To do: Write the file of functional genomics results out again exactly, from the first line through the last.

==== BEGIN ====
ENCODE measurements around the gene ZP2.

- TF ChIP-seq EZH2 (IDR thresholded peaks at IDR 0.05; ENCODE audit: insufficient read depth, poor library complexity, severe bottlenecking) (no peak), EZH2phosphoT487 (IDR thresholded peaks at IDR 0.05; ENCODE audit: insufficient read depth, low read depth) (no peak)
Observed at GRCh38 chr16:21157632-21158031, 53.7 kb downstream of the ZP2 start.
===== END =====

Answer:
ENCODE measurements around the gene ZP2.

- TF ChIP-seq EZH2 (IDR thresholded peaks at IDR 0.05; ENCODE audit: insufficient read depth, poor library complexity, severe bottlenecking) (no peak), EZH2phosphoT487 (IDR thresholded peaks at IDR 0.05; ENCODE audit: insufficient read depth, low read depth) (no peak)
Observed at GRCh38 chr16:21157632-21158031, 53.7 kb downstream of the ZP2 start.